Mouth cancer: Symptoms, diagnosis, and treatment

Mouth cancer, or oral cancer, can occur anywhere in the mouth, on the surface of the tongue, the lips, inside the cheek, in the gums, in the roof and floor of the mouth, in the tonsils, and in the salivary glands.

It is a type of head and neck cancer and is often treated similarly to other head and neck cancers.

According to the American Society of Clinical Oncology, 48,330 Americans were expected to receive a diagnosis of oral or pharyngeal cancer in 2016, and about 9,570 deaths were predicted.

Mouth cancer mostly happens after the age of 40, and the risk is more than twice as high in men as it is in women.


[mouth tumor]
Oral cancer can appear as a lesion or tumor anywhere in the mouth.

In the early stages, there are often no signs or symptoms, but smokers and heavy drinkers should have regular checkups with the dentist, as they may identify early signs.

Signs and symptoms include:

patches on the lining of the mouth or tongue, usually red or red and white in color

mouth ulcers or sores that do not heal

swelling that persists for over 3 weeks

a lump or thickening of the skin or lining of the mouth

pain when swallowing

loose teeth with no apparent reason

poorly fitting dentures

jaw pain or stiffness

sore throat

a sensation that something is stuck in the throat

painful tongue

hoarse voice

pain in the neck or ear that does not go away

Having any of these symptoms does not mean that a person has mouth cancer, but it is worth checking with a doctor.


Warning: The following images are graphic:

Skin cancer of the lip

Skin cancer of the lip

Mouth cancer in a 40-year-old smoker

Mouth cancer in a 40 year old smoker

Cancer of the tongue

Cancer of the tongue

Cancer of the lower lip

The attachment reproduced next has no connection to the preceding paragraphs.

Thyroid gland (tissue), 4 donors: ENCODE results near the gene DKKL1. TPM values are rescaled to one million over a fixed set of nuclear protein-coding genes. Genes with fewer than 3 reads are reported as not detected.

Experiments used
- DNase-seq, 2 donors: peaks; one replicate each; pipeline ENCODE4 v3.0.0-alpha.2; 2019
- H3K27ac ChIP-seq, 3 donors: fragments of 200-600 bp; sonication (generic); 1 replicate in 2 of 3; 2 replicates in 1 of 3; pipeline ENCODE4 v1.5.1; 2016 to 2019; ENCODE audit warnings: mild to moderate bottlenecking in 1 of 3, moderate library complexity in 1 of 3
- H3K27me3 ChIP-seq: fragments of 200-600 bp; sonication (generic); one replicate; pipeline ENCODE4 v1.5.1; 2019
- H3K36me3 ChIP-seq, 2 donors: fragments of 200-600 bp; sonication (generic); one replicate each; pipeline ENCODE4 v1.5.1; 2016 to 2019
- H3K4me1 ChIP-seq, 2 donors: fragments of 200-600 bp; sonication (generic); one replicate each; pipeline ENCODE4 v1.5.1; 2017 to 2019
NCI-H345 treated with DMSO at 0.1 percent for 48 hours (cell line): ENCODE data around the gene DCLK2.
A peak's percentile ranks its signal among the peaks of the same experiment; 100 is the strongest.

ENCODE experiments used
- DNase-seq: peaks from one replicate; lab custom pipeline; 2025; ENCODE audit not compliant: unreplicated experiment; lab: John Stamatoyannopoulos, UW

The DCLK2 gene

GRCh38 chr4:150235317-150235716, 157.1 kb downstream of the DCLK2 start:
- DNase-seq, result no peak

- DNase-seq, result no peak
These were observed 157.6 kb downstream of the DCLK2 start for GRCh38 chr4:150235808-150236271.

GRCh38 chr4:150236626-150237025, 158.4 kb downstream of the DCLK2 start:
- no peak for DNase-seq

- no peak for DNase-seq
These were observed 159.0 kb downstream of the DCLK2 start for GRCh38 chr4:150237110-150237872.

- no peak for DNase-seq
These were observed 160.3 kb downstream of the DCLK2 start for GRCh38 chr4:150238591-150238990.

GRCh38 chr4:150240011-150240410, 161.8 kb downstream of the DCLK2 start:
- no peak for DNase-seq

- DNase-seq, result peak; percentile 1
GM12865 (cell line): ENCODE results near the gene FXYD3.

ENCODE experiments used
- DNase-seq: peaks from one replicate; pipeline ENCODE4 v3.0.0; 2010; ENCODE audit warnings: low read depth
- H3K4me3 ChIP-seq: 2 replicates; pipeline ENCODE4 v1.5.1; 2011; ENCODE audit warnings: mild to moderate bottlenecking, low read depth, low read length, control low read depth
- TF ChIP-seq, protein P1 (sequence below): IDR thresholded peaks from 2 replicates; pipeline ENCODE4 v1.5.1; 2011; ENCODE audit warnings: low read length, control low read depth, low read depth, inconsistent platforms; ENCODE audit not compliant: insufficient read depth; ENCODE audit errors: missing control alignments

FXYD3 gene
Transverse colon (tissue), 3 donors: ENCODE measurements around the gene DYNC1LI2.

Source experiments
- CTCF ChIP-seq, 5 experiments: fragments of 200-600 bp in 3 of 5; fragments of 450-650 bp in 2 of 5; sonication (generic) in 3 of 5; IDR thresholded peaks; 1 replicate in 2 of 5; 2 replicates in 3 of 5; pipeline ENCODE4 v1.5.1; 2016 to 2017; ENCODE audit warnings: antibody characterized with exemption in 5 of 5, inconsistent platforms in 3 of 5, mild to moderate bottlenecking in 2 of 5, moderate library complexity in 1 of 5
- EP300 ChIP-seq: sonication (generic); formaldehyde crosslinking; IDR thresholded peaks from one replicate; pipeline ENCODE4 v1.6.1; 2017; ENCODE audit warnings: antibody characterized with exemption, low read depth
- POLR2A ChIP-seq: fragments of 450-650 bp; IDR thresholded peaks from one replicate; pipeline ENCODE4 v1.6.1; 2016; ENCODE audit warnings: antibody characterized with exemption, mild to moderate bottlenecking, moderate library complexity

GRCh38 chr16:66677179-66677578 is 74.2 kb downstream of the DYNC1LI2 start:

Mouth cancer lower lip

Cancer under the tongue

Cancer under the tongue

Mouth cancer of the bottom lip

Mouth cancer


Treatment depends on the location and stage of the cancer, and the patient’s general health and personal preferences. A combination of treatments may be necessary.


Surgical removal of the tumor involves taking out the tumor and a margin of healthy tissue around it. A small tumor will require minor surgery, but for larger tumors, surgery may involve removing some of the tongue or the jawbone.

If the cancer has spread to the lymph nodes in the neck, the cancerous lymph nodes and related tissue in the neck will be surgically removed.

If surgery significantly changes the appearance of the face, or the patient’s ability to talk, eat, or both, reconstructive surgery may be necessary. This involves using transplanted grafts of skin, muscle, or bone from other parts of the body. Dental implants may be needed.

Chemotherapy, radiotherapy, and surgery are three treatment options.

Widespread cancer may be treated with chemotherapy as well as radiation therapy, especially if there is a significant chance of the cancer returning.

Chemotherapy involves using powerful medicines that damage the DNA of the cancer cells, undermining their ability to reproduce.

Chemotherapy medications can sometimes damage healthy tissue.

The following adverse effects may occur:




hair loss

weakened immune system, increasing the risk of infection

These effects usually go away after finishing treatment.

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Targeted drug therapy

Targeted drug therapy uses drugs known as monoclonal antibodies to change aspects of cancer cells that help them grow.

Cetuximab, or Erbitux, is used for some head and neck cancers. Targeted drugs may be combined with radiotherapy or chemotherapy.

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